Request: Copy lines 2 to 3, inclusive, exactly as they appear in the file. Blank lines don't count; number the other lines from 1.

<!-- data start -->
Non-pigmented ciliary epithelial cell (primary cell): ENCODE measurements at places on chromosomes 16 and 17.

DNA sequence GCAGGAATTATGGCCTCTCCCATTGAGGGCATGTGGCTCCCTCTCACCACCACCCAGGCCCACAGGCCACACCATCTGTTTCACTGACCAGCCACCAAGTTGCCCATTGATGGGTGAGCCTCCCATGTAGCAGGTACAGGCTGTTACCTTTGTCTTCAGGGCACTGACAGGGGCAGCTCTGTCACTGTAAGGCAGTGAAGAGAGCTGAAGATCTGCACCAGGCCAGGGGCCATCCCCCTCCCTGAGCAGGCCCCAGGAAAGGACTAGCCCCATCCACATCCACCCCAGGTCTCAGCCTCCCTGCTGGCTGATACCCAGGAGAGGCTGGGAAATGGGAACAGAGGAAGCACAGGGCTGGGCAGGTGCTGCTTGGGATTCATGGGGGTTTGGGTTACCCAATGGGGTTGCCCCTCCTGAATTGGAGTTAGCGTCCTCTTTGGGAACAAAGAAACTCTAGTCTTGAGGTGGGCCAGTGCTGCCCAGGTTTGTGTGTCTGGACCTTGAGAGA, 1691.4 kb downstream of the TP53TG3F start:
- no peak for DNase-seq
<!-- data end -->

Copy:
DNA sequence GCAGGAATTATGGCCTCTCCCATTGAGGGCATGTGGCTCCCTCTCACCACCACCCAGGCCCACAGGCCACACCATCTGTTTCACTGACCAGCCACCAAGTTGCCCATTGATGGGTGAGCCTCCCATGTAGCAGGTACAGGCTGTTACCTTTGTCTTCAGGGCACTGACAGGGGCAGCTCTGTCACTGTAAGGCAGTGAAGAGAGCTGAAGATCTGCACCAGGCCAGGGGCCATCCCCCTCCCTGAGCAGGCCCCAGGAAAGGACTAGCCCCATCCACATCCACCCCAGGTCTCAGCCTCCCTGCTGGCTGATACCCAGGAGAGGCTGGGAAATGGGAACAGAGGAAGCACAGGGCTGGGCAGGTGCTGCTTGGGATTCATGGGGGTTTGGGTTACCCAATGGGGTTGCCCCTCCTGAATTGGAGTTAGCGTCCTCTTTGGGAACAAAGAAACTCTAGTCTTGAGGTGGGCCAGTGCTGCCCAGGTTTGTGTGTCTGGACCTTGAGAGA, 1691.4 kb downstream of the TP53TG3F start:
- no peak for DNase-seq